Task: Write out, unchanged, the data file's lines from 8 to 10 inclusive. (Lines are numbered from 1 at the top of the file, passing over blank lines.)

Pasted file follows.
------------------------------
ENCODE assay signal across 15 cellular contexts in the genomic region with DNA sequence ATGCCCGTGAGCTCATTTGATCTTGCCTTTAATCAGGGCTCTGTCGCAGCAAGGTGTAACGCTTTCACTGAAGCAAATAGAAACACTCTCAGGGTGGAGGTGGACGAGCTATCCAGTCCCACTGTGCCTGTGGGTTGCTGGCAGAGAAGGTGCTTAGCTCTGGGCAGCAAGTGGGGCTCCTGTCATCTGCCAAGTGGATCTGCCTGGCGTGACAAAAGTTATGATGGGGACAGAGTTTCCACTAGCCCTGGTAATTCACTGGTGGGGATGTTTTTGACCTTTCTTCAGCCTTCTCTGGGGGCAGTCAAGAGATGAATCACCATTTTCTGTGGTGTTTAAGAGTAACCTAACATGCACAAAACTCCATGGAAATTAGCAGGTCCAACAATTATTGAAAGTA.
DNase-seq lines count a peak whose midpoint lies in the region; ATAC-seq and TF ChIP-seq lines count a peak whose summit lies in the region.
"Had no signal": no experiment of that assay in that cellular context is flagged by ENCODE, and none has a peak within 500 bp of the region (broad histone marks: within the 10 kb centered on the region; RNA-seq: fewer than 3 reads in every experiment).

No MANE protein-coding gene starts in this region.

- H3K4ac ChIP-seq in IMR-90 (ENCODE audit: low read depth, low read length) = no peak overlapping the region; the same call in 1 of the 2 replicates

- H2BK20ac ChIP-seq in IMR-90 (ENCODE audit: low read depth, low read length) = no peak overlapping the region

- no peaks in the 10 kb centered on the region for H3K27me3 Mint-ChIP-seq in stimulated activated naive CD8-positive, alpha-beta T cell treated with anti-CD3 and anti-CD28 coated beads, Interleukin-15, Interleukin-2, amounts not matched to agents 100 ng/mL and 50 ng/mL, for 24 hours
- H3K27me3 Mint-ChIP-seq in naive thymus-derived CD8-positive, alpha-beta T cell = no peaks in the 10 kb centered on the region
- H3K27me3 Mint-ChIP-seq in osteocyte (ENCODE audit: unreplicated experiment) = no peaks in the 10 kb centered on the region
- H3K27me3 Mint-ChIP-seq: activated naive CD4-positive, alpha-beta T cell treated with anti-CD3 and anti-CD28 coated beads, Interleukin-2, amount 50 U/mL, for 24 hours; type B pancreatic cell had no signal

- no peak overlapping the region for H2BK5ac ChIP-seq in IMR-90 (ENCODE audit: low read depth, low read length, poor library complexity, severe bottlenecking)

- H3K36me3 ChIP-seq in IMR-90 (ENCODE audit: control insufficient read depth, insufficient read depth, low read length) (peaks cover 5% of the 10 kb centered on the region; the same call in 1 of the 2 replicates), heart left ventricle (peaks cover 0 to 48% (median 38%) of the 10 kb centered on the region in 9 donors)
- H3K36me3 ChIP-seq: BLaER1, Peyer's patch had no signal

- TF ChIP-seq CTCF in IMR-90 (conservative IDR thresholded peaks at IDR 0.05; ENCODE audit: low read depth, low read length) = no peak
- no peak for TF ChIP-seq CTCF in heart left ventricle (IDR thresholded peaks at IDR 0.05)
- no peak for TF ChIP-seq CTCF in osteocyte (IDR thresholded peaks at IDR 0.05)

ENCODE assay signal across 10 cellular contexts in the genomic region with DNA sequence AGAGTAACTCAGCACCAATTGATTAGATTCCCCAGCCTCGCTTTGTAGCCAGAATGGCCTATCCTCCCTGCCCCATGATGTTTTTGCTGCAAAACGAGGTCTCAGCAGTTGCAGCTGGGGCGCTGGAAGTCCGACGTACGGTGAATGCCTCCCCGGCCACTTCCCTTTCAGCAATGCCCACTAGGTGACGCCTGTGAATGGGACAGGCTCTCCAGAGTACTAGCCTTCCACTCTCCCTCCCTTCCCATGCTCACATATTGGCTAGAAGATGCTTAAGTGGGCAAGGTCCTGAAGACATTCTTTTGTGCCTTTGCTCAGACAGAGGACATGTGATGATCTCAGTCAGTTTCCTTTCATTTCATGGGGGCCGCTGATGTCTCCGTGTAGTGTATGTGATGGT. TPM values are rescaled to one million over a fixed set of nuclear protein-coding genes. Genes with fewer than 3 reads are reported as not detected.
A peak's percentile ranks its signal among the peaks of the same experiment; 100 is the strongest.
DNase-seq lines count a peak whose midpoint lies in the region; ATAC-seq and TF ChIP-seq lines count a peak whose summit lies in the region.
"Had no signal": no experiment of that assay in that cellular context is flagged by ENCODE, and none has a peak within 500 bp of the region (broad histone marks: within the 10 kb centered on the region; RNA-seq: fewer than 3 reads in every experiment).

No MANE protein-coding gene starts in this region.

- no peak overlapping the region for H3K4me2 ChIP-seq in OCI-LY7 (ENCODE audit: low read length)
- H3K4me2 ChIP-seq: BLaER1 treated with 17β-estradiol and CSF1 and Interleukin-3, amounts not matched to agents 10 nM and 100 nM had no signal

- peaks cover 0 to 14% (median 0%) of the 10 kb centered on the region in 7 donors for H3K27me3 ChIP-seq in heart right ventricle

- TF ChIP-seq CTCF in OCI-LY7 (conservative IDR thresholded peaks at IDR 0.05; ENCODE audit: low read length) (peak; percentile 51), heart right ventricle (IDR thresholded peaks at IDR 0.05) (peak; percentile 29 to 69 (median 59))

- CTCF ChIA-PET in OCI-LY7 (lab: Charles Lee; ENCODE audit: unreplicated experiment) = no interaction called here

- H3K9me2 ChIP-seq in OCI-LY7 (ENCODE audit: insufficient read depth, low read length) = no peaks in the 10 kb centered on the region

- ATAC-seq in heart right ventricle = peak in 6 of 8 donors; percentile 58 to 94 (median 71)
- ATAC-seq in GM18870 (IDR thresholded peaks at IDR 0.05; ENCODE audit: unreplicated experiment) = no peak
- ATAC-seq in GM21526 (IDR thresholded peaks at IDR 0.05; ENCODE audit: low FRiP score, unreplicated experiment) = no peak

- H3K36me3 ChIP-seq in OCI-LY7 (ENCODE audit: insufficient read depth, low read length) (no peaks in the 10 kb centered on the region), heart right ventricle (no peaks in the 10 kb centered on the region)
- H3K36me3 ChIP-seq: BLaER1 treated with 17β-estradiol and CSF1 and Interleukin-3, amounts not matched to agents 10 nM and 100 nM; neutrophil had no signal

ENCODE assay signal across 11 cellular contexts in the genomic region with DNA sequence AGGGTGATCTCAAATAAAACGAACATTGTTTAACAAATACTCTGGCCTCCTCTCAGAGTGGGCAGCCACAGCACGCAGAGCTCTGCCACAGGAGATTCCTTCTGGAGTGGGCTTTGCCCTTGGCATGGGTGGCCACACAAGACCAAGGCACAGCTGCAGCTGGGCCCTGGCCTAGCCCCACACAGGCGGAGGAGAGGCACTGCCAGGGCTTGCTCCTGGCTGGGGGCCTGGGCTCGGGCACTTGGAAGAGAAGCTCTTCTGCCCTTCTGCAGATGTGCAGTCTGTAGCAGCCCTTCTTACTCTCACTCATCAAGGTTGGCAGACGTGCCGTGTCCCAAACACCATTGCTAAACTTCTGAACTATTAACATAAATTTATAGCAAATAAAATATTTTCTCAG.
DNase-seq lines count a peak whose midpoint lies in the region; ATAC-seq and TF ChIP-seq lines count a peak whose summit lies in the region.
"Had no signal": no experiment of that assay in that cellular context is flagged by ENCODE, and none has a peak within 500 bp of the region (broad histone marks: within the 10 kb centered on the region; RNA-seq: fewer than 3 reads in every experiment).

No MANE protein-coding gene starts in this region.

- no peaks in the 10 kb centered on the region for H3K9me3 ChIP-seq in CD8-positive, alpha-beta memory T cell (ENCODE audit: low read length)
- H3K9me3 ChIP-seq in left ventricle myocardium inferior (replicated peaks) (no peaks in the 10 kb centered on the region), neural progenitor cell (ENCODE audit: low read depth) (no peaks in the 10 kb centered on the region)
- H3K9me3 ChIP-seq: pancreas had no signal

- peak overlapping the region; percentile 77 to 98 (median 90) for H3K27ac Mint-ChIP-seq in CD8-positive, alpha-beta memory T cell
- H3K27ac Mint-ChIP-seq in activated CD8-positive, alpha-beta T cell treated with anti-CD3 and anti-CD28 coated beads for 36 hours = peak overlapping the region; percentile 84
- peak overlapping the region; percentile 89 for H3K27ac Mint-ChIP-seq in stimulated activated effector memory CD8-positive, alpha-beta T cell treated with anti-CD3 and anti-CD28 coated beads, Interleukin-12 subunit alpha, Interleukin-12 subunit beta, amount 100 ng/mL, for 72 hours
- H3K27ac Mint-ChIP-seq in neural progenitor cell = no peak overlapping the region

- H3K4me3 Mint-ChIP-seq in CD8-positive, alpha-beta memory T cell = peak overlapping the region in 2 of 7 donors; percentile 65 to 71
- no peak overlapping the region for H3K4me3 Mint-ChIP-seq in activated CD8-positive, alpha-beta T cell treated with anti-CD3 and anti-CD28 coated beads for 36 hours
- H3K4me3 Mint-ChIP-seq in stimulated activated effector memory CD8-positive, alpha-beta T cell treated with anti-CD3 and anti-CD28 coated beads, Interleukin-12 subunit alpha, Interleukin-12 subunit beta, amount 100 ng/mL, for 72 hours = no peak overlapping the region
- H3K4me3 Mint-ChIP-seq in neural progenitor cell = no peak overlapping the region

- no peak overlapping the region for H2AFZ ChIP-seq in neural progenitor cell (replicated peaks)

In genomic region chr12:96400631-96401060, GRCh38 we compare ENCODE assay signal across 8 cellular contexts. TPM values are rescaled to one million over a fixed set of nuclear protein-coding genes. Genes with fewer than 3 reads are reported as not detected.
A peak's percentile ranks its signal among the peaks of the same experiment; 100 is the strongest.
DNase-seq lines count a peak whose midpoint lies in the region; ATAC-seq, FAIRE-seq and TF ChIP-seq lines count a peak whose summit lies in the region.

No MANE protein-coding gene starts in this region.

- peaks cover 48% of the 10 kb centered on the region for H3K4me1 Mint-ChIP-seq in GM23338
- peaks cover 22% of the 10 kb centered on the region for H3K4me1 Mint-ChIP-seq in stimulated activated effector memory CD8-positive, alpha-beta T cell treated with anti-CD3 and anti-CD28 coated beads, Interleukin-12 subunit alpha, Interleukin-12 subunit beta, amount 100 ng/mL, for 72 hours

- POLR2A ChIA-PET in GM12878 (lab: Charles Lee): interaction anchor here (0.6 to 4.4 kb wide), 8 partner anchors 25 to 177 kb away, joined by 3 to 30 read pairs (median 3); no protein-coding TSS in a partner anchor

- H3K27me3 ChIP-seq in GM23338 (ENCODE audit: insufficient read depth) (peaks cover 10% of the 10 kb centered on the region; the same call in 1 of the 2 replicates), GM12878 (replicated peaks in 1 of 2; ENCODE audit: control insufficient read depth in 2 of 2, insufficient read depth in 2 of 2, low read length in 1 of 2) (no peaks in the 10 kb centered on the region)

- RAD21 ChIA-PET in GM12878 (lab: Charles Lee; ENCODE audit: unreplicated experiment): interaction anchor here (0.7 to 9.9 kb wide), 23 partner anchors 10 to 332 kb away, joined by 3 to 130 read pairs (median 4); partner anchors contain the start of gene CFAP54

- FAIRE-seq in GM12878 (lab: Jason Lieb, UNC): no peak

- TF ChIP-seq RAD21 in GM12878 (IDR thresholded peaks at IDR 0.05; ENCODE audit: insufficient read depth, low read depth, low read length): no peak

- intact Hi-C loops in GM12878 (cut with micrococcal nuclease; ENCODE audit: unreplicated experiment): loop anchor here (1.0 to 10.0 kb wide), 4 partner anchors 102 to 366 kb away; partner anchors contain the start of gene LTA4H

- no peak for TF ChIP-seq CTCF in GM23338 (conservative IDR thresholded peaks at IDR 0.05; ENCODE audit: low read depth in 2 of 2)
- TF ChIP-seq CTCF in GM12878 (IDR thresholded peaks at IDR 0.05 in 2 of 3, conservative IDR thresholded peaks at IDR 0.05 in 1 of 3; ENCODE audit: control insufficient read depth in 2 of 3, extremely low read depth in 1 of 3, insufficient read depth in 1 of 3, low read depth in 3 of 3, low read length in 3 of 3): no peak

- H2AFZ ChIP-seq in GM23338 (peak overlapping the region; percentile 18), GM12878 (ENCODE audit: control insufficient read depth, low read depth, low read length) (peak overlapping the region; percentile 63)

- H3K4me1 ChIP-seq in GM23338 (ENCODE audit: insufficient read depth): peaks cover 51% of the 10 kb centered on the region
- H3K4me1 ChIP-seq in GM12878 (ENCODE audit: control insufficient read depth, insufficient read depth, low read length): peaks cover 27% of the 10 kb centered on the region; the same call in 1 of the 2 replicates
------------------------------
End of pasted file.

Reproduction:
- H3K27me3 Mint-ChIP-seq in naive thymus-derived CD8-positive, alpha-beta T cell = no peaks in the 10 kb centered on the region
- H3K27me3 Mint-ChIP-seq in osteocyte (ENCODE audit: unreplicated experiment) = no peaks in the 10 kb centered on the region
- H3K27me3 Mint-ChIP-seq: activated naive CD4-positive, alpha-beta T cell treated with anti-CD3 and anti-CD28 coated beads, Interleukin-2, amount 50 U/mL, for 24 hours; type B pancreatic cell had no signal